He also has an Amex Platinum Mercedes Benz card where United is his airline selection for the year. This means that he has a $200 airline credit allowance for miscellaneous United charges for the calendar year. This is supposed to be for things like bag fees, on-board snacks/drinks, etc. but some do report being surprised with reimbursments for gift certificate purchases, up to $200 annually. No guarantees this will work for you, but it has in the past. A potentially “free” $100 gift card from a credit card we already had brought us down to $700 out-of-pocket for the three tickets. Though this card does have a hefty annual fee, so don’t get it just for the airline fee credits.
Using points for hotels:
While we do plan to get out of Anchorage for a few days, we will also likely have a couple of nights of a hotel stay in Anchorage. I’ve just started looking at options (so please share if you have suggestions), but I see there is a Sheraton in Anchorage that goes for 7,000 SPG points per night. The current rates for our nights are about $250/night, so at about 3.5 cents in value per redeemed point, that would be a good use of SPG points that we mainly got from obtaining and using our SPG Amex. I’m sure rates will fluctuate, but knowing we could lock in a points reservation now as a back-up is a good thing. Our approach to travel these days is often a combination of points and cash, but being able to limit the damage to our wallet by having some hotel nights on points is a very good thing!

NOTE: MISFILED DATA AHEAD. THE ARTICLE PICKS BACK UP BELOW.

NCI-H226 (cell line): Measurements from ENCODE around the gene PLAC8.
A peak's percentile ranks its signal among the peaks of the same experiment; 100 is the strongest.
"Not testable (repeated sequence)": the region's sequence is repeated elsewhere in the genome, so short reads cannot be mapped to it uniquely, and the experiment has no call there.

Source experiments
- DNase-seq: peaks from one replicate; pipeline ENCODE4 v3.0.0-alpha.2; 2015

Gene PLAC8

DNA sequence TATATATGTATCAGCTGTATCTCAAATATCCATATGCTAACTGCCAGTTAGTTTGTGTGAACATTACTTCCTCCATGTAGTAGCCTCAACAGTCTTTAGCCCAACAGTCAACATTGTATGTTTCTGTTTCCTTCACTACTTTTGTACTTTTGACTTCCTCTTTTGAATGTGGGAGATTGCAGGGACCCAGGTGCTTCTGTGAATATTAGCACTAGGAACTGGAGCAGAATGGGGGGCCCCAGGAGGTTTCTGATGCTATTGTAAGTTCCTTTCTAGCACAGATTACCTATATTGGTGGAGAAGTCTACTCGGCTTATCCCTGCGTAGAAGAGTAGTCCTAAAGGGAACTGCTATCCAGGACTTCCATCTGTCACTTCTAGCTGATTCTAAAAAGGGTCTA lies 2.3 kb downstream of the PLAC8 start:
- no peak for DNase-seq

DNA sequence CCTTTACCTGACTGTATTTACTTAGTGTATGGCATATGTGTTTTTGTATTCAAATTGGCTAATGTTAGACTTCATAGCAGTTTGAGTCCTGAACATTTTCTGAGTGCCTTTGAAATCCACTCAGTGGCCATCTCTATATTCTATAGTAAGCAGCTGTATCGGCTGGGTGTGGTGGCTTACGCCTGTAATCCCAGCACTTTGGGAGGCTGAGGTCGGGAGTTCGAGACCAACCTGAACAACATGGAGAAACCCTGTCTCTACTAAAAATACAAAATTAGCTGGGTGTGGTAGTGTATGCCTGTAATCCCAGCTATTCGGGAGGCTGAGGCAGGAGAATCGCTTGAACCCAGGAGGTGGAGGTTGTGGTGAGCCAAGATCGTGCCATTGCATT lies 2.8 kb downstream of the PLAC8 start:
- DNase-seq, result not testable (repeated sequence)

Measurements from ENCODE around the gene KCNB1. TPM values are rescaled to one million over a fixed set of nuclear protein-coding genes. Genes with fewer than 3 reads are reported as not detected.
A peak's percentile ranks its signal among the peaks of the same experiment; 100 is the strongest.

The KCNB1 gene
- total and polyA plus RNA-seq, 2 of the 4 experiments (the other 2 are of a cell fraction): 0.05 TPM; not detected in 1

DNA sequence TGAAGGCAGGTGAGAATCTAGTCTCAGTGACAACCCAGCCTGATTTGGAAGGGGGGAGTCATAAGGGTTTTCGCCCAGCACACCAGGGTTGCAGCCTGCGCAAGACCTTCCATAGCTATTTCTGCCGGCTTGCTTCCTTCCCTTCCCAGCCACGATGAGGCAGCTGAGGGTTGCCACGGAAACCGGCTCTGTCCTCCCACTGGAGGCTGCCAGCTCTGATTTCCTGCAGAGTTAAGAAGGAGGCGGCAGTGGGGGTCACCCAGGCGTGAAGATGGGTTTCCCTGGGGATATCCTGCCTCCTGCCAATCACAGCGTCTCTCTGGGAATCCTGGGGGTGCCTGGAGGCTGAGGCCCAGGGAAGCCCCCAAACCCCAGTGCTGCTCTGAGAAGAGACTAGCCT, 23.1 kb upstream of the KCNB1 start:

We certainly could have planned to get the three of us to Alaska in economy for 75k United miles or on Alaska for 60k Ultimate Reward points via Korean (pending availability), but in our case using some fixed-value points, leveraging elite status, and bringing the cost of the tickets down to a reasonable level was the right thing for our situation. This will be my first trip to Alaska, but from what I hear it is worth the trip, however you get yourself there!